A subtle pattern language is incorporated into the site’s design, and will continue to evolve and form internal collateral to accompany employee stories. “The idea behind the whole website was to tell a story beyond the numbers, and the patterns were a subtle part of this concept,” says Dan Zhou, graphic designer at Facebook. “We adhere to the standard government categorizations of gender and ethnicity for the report, but at the same time we want to acknowledge the irony of putting people in these rigid categories when the goal here is to celebrating diversity. So, respectfully and playfully, we wanted to create categories of our own, and make patterns that represent traits like “wise” or “adventurous” or “determined” and have interviewees choose patterns that resonated with them, in order to tell a fuller story.”

“I’m very much looking forward to employees getting excited and being proud about all we’re doing,” Harrison says. “To be able to point employees to this to say, ‘Hey, look at all this stuff we’re doing, here’s what you can get involved in, here’s how we can help the community,’ that has a ripple effect. They feel good about it, and they talk to their friends and family about it. We’re doing a lot to celebrate this internally, and we have a big plan to talk about this more inside the company.”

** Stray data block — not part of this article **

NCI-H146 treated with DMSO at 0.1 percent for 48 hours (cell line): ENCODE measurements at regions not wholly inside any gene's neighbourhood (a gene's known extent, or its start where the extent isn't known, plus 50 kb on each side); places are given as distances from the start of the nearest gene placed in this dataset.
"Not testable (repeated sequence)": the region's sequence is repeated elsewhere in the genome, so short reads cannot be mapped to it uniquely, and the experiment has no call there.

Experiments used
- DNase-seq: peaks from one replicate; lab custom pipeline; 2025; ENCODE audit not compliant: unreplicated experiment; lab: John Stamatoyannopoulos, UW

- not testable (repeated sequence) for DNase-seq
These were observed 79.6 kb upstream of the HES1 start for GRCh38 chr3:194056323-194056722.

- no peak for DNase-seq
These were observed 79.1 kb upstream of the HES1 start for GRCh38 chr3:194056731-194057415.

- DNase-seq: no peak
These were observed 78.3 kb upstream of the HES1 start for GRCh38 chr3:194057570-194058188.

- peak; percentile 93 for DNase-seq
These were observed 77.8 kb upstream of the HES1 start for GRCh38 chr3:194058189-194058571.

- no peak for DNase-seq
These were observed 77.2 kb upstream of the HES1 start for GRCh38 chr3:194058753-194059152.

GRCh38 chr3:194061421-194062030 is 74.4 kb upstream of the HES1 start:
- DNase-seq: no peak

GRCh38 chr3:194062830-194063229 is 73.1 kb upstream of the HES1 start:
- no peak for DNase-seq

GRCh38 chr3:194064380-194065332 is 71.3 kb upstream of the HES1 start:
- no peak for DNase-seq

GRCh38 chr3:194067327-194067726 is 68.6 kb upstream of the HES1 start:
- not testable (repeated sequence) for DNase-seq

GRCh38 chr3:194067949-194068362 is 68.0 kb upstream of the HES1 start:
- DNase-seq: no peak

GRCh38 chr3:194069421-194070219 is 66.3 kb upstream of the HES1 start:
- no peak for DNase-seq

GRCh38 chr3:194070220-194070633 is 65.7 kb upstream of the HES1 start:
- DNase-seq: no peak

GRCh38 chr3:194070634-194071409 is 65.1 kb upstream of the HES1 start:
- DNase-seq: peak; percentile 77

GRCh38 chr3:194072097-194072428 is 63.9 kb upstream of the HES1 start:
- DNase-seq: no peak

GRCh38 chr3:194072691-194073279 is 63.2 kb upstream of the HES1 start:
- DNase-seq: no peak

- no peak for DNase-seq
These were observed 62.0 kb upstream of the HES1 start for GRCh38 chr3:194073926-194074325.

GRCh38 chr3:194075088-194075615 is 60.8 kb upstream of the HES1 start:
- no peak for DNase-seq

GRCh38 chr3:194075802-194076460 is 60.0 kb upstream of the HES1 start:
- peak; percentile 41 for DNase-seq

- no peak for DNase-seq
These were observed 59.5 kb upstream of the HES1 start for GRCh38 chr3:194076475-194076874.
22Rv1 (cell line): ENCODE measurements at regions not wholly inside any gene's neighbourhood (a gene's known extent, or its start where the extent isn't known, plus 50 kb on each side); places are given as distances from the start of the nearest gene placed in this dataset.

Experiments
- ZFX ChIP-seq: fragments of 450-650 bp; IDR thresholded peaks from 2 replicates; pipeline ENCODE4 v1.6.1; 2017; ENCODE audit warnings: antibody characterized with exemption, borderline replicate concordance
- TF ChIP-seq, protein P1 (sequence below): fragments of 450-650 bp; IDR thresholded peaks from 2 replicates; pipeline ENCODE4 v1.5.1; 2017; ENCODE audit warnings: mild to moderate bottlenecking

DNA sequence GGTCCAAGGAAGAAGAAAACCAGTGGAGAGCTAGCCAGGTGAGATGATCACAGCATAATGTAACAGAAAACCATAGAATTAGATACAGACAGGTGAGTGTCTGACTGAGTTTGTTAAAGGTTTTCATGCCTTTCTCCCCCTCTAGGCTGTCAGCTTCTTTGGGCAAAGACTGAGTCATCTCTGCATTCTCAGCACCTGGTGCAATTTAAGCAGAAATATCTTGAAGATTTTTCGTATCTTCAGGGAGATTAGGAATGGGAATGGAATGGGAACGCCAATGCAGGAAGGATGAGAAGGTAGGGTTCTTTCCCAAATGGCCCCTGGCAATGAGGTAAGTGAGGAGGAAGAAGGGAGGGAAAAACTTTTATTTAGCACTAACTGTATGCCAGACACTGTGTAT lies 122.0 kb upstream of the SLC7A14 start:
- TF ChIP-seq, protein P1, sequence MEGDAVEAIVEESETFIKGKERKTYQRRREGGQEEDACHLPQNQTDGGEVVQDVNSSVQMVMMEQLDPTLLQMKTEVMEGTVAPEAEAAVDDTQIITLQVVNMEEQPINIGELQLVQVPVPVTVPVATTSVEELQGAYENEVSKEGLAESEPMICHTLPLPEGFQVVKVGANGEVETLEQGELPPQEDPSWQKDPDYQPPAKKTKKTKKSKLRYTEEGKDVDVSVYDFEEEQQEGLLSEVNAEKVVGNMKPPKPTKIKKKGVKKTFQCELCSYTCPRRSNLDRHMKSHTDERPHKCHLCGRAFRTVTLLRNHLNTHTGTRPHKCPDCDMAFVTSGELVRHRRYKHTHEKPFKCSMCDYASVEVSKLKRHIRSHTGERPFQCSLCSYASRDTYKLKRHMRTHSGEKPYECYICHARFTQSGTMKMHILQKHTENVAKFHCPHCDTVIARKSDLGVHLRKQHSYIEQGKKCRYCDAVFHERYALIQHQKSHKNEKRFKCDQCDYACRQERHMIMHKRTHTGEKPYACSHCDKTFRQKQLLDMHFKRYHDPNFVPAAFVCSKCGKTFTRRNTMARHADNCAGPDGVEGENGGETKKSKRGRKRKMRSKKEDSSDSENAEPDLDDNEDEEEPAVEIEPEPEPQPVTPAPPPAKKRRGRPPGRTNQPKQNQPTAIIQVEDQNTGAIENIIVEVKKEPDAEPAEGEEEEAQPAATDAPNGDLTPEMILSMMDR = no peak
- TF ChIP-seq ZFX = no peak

The Build

We learned early on that the site’s foundation would be built on WordPress and VIP, its de-facto enterprise platform. We dove into the VIP documentation, quickly learning we would have to do things a bit differently than we have before. With limited third-party plugin support and pre-defined development workflows and configurations, it was important to divvy up lanes for capability and continuous integration and deployment exploration.

Initial explorations started with Gutenberg Blocks, the new React.js-based editor framework at the core of WordPress since late 2018. We started where we usually do: prototyping, sharing, and weighing risk against speed, quality, and schedule liability. After a few rounds of prototyping around extending built-in Blocks and building custom Blocks, we felt comfortable enough to move full steam ahead with Gutenberg Blocks as the backbone to our WordPress VIP implementation.

With the core architectural decisions made, we moved quickly into learning how best to integrate smoothly within the VIP processes. We started by spinning up an AWS CodeBuild pipeline that utilized the VIP-required PHP_CodeSniffer rulesets and standards, which was then integrated into our GitHub workflows. This allowed us to quickly catch and fix any potential code review issues before they were introduced to the VIP team.

Once we had our implementation foundation laid and workflows humming along, we got to work on building out the editor and front-end experiences. As our teams collected ongoing feedback, we collaborated closely with Facebook to adjust content structures and presentation quickly and efficiently, incorporating our gained Blocks API knowledge and cross-studio integration with our design and strategy teams.